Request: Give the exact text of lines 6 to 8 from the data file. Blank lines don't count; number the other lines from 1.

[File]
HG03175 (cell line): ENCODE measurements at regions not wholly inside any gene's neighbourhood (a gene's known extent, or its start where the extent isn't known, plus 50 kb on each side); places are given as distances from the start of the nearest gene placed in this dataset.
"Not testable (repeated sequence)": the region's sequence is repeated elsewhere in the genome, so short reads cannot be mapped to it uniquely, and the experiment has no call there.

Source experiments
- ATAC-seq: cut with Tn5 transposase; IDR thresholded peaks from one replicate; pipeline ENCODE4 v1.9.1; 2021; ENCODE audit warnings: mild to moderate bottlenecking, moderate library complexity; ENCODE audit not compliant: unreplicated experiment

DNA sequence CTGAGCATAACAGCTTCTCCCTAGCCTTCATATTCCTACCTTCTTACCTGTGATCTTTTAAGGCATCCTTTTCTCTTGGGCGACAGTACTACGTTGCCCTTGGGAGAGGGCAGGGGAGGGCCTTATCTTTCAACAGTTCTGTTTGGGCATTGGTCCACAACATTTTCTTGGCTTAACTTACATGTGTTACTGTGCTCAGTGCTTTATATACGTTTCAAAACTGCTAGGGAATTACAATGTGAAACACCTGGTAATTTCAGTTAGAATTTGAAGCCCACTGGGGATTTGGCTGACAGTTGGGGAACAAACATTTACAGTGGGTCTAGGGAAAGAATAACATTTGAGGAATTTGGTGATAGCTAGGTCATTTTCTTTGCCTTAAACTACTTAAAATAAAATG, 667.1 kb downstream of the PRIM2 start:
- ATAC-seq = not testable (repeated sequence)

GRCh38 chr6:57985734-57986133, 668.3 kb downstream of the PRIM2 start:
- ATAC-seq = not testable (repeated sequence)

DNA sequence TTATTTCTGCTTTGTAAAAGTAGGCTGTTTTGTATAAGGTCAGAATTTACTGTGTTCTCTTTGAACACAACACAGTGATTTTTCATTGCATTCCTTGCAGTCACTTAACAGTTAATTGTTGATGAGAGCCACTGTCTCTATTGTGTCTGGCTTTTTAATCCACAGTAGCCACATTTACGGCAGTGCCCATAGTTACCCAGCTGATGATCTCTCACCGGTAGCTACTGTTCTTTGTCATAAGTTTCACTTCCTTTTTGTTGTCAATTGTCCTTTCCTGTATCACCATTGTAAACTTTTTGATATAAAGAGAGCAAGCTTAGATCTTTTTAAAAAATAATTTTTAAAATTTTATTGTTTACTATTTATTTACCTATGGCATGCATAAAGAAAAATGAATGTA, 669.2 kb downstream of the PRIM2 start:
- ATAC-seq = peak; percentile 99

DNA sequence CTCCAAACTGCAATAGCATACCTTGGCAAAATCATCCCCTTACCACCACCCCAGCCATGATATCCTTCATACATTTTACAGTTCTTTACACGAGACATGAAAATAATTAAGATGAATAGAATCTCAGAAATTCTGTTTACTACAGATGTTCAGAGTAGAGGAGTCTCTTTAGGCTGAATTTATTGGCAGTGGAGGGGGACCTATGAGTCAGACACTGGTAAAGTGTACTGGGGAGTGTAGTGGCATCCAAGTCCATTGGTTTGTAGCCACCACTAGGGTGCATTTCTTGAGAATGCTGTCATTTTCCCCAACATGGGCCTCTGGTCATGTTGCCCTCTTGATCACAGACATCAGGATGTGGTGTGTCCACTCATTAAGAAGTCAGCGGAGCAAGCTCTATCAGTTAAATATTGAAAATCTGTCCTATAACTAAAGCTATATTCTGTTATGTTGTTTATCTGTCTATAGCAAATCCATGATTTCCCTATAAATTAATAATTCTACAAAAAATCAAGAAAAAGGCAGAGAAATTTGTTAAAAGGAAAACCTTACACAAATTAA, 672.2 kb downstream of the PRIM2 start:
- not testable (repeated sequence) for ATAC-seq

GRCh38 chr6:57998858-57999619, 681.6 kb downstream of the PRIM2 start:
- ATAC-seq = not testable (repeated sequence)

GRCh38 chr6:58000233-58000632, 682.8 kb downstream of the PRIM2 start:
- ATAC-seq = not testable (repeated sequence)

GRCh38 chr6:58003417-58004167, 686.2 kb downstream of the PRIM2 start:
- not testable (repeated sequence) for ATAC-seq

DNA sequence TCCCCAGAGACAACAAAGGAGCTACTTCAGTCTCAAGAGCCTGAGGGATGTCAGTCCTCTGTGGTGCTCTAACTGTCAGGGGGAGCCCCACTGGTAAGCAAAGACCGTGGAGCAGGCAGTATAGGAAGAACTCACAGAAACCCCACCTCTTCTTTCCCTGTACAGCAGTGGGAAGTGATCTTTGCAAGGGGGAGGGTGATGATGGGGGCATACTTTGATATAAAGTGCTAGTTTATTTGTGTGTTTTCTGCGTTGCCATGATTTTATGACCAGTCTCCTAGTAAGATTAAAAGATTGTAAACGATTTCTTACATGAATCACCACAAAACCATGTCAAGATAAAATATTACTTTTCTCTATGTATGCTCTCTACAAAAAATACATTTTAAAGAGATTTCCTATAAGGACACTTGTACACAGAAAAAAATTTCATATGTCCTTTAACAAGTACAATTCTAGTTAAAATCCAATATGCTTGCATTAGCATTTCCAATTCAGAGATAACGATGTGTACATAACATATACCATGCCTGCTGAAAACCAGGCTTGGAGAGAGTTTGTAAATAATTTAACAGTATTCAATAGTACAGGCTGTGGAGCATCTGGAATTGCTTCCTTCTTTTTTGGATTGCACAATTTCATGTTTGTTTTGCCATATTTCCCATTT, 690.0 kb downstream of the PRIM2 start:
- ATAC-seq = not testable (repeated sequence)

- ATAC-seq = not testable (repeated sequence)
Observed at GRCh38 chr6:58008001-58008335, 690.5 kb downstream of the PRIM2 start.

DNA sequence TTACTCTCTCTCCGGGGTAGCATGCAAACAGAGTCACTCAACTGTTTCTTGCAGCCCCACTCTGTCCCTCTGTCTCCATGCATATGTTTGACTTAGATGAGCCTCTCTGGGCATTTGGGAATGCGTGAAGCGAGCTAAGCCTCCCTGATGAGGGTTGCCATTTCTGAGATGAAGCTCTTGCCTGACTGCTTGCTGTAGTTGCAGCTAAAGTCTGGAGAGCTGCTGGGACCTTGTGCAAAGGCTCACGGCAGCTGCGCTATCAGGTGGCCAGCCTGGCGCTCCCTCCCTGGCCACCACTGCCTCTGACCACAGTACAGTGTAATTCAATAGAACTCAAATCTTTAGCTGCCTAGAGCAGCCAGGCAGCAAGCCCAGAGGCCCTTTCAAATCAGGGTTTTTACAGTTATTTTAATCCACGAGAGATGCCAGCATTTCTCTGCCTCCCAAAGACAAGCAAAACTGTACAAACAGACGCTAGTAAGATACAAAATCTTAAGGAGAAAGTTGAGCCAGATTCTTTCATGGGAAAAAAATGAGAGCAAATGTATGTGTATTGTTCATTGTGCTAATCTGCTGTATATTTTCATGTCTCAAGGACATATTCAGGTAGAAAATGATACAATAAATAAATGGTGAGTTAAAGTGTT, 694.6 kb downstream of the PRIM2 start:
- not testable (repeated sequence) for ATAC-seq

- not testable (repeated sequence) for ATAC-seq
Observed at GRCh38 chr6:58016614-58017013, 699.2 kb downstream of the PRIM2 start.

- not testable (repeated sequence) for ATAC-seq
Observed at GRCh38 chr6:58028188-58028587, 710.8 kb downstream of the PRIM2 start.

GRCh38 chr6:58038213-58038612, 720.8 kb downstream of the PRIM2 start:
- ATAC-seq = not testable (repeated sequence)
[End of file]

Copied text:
- ATAC-seq = not testable (repeated sequence)

GRCh38 chr6:57985734-57986133, 668.3 kb downstream of the PRIM2 start:
- ATAC-seq = not testable (repeated sequence)